Friday, 8 April 2016

Cutting costs?

   One of the sub headlines in my national newspaper yelled out at me and the rest of the public, "Surgery longer at teaching hospitals".  It went on to quote a study that claimed on average patients undergoing surgery in a teaching hospital took 22% more time to complete their procedure.  The research doc and his team reviewed 700,000 surgeries over a ten year period from 2002 to 2012, 21% of them in  teaching hospitals and the rest in other hospitals.  He stated that  all 14 types of surgery took longer in the teaching hospitals and the more complex the operation the bigger the gap.  Dr. Vinden, the research leader said the following:  "It will be vitally important to identify at what point this longer duration due to teaching introduces excess patient risk, and to find ways to minimize this risk".   He apparently does not consider that the the patients may be at reduced risk.  Patients in teaching hospitals and teaching facilities frequently benefit from the level of supervision and the generous time allocation in a health care industry where they are frequently rushed through the system.  I do not accept Dr. Vinden's unsupported suggestion of poorer outcome in this circumstance, indeed, I think the opposite may be true.
     Outcome was not discussed, other than to suggest that previous research demonstrated duration of surgery with adverse outcome.  
     I have trained medical students and residents both as a practicing physician and as a full-time academic and I know how much time it takes to teach well.   This particularly applies to complicated procedural items.  Ultimately, poor teaching is much more expensive than good teaching, not to mention the distress and possible danger it causes patients, in the long run. .  Dr. Vinden looked at a tiny part of the picture, implies surgical teaching makes procedures riskier but goes on  to say outcome was outside the purview of his study.   During my early years of recruiting part-time and full time teachers,  I have found them usually to be generous of their time, conscientious in their efforts and in the case of the part-timers often dedicating their time for little or no re-imbursement.   Doctors  have to be trained, there is no way around this, and there is no way around the time it takes to do the job properly.   Poorly trained surgeons and physicians is not a solution. care industry, suck it up and provide adequate training resources, operating room time and faculty time.  And patients, because a huge component of your health care is provided by residents and other trainees, your welfare ultimately will depend on immaculate training.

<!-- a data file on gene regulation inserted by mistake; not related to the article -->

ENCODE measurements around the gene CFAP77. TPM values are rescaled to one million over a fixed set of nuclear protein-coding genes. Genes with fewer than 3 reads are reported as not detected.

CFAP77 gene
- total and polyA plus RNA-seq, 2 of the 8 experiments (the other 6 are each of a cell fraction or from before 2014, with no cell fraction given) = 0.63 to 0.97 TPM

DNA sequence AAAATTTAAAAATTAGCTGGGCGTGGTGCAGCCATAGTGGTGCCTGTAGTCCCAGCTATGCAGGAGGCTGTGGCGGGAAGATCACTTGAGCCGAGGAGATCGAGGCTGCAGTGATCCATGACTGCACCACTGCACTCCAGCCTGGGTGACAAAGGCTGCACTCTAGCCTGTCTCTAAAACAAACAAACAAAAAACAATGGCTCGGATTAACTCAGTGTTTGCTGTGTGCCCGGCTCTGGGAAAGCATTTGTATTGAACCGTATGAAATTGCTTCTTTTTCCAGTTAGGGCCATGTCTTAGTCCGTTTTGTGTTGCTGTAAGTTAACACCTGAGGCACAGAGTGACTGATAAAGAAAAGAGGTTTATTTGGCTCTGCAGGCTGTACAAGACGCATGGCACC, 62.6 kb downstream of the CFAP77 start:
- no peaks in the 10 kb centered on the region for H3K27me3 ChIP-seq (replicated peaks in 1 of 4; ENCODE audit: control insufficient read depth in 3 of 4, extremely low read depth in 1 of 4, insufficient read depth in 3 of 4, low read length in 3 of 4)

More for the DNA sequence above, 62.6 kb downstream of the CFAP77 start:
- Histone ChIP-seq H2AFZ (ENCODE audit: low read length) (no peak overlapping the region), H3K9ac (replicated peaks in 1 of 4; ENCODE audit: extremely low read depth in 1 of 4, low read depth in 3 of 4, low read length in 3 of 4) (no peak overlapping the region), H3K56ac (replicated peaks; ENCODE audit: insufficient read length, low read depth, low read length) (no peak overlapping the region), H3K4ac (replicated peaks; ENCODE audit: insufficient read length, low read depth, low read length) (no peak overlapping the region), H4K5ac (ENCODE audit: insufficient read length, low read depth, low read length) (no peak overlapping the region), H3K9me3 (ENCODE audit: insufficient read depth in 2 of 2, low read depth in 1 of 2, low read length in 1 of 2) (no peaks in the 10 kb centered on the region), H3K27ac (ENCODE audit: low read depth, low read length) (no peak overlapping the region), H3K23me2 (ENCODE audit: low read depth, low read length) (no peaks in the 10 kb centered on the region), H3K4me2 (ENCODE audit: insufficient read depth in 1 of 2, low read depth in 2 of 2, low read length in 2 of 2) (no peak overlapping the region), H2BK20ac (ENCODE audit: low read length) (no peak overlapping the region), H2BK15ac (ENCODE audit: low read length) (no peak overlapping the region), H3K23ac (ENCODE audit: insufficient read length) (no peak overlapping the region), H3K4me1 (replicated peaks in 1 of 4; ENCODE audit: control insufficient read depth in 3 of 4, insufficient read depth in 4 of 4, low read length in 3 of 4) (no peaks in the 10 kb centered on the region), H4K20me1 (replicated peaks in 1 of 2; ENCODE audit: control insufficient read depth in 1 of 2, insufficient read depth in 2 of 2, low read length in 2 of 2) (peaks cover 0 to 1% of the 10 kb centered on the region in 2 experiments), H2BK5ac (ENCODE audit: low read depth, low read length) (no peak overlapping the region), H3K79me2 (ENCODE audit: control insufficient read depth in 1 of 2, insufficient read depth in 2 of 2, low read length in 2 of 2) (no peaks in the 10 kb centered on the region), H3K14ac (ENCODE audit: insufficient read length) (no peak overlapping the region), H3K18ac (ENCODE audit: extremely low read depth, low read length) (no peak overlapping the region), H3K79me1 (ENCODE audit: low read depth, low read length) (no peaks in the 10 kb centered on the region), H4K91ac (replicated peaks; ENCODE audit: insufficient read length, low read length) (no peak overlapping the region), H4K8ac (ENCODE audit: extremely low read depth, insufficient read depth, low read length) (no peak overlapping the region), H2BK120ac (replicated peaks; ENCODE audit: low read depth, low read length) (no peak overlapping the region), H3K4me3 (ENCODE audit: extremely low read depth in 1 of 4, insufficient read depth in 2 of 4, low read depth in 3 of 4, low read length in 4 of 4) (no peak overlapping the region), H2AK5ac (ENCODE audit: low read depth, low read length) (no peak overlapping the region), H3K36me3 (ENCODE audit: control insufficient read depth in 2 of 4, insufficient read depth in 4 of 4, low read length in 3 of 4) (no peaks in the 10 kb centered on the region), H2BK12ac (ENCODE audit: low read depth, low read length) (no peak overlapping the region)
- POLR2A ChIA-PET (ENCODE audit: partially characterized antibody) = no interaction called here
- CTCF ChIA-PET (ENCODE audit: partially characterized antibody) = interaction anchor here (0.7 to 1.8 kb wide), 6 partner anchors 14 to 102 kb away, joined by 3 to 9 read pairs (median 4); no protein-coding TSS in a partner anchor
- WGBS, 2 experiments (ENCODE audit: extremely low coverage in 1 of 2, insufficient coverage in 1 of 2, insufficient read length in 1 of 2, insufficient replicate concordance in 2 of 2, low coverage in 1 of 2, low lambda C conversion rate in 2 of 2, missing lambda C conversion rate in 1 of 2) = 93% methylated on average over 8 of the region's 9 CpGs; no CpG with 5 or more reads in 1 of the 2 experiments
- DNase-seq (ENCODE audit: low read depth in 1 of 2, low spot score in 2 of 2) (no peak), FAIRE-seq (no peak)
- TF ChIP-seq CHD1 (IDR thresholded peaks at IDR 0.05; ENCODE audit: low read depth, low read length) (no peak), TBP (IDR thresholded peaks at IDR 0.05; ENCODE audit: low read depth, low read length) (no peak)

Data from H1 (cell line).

If you care about how your health care providers are trained, and/or if you avoid seeing a trainee if you possibly can, tell me about it. 

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